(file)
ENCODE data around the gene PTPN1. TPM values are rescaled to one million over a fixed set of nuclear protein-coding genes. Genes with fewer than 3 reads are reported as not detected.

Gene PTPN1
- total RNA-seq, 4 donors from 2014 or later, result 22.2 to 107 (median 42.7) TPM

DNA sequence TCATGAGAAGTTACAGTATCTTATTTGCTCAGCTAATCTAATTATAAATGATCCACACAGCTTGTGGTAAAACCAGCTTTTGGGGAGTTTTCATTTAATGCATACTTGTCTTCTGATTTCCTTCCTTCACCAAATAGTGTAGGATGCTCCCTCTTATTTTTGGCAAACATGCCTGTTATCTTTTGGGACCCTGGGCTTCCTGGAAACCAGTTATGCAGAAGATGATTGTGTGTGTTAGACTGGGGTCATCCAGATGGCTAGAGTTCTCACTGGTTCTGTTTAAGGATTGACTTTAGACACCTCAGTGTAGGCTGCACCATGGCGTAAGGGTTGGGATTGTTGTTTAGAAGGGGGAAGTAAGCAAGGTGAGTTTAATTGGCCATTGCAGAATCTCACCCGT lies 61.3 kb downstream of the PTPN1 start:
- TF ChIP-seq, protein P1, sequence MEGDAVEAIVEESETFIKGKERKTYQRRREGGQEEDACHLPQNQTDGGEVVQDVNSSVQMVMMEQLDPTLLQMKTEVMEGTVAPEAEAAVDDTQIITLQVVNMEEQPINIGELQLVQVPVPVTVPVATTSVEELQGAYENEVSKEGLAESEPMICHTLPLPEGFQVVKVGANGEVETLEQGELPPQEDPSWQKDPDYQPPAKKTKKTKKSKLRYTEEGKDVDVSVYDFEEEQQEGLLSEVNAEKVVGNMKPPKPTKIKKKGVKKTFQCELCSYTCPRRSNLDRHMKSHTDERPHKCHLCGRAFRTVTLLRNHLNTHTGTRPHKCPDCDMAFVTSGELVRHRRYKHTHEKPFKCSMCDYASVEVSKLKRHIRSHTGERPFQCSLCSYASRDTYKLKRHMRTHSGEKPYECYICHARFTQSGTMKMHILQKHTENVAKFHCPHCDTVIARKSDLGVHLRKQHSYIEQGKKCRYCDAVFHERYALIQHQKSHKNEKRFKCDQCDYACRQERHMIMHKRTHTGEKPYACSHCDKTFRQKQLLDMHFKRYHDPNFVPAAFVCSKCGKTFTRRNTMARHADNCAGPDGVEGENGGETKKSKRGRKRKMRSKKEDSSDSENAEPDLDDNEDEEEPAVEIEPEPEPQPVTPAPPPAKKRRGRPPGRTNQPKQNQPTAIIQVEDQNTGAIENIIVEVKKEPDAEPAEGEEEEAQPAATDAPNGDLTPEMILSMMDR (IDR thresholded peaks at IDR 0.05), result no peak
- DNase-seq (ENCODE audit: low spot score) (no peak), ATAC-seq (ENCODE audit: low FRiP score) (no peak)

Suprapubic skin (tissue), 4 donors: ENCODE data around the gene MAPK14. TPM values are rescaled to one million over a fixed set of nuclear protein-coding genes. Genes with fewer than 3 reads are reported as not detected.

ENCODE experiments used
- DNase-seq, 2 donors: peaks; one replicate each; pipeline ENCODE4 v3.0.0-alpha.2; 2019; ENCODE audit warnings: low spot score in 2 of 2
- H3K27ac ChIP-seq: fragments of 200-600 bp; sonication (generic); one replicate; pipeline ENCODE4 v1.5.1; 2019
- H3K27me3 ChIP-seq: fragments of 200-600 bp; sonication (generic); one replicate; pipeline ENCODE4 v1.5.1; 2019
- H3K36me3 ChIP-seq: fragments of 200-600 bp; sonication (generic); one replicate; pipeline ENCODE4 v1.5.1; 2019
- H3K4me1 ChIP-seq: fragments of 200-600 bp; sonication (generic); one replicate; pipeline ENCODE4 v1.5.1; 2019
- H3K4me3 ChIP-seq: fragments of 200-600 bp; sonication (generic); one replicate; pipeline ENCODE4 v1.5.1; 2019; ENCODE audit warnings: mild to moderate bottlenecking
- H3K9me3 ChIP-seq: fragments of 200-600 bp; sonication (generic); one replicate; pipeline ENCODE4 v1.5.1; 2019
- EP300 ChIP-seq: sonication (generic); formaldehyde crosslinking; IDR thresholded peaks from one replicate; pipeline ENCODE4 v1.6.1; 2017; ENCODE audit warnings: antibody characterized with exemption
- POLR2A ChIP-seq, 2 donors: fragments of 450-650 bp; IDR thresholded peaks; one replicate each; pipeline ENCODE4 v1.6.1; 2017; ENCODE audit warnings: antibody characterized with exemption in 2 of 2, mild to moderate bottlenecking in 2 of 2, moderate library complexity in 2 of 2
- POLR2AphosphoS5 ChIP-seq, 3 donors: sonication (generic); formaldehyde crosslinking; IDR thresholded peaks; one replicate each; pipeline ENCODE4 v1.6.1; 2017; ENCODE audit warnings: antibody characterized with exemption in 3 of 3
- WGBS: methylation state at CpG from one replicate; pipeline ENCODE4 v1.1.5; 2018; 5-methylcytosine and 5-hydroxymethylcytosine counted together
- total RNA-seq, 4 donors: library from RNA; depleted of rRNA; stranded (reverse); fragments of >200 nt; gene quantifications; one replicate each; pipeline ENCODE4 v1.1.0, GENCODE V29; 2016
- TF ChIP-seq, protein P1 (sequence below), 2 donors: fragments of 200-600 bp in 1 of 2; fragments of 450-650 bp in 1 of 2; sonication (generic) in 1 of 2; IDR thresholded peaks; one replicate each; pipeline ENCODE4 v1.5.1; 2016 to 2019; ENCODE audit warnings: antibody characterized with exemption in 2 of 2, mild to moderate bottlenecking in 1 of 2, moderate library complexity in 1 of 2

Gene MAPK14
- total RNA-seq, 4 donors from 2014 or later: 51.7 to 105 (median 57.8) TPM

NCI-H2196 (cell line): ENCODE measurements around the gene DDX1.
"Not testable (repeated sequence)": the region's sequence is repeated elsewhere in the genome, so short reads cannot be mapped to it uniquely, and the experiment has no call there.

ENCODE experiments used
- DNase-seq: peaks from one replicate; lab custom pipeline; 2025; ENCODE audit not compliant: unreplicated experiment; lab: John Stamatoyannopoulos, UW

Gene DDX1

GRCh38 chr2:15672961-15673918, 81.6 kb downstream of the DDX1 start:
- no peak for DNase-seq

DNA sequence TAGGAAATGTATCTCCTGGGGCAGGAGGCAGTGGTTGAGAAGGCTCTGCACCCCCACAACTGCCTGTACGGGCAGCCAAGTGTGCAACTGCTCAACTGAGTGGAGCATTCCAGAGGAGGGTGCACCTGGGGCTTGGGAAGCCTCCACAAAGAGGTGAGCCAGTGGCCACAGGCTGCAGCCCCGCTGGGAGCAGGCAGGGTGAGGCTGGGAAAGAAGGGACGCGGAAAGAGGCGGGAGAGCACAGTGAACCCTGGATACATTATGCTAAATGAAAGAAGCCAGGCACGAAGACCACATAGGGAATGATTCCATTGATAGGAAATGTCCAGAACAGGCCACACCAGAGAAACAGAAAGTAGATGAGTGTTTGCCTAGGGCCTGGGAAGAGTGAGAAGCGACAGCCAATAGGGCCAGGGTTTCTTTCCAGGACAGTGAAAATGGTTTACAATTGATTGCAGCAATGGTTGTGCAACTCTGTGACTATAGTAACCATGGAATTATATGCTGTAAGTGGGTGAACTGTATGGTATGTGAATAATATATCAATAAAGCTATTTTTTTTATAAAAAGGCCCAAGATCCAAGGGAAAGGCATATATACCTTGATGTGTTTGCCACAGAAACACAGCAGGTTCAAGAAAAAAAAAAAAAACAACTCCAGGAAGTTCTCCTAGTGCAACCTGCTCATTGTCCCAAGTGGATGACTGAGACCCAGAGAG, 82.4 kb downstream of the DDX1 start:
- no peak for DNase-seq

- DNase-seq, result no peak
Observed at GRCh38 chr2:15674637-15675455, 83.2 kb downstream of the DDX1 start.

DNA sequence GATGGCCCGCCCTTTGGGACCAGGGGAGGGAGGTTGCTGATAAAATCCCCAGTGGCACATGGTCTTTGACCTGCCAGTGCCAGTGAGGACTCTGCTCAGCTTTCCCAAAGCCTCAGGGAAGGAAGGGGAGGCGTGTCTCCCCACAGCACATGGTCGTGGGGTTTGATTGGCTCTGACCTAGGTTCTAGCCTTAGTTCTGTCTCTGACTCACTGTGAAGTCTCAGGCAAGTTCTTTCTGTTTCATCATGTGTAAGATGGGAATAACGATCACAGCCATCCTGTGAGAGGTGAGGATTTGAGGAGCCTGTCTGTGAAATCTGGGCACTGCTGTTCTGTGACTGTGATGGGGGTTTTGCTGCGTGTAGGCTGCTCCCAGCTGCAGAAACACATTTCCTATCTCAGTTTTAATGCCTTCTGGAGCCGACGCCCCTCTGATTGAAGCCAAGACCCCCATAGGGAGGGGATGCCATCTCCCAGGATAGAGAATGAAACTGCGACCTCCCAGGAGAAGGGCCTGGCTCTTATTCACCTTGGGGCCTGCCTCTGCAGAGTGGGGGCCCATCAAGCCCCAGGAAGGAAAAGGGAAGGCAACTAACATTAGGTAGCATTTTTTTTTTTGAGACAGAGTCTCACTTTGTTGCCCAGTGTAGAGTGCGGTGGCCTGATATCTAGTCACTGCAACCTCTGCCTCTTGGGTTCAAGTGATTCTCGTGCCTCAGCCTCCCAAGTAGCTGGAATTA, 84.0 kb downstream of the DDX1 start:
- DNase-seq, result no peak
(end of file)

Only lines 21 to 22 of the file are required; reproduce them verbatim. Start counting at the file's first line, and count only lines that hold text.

- TF ChIP-seq, protein P1 (sequence below), 2 donors: fragments of 200-600 bp in 1 of 2; fragments of 450-650 bp in 1 of 2; sonication (generic) in 1 of 2; IDR thresholded peaks; one replicate each; pipeline ENCODE4 v1.5.1; 2016 to 2019; ENCODE audit warnings: antibody characterized with exemption in 2 of 2, mild to moderate bottlenecking in 1 of 2, moderate library complexity in 1 of 2

Gene MAPK14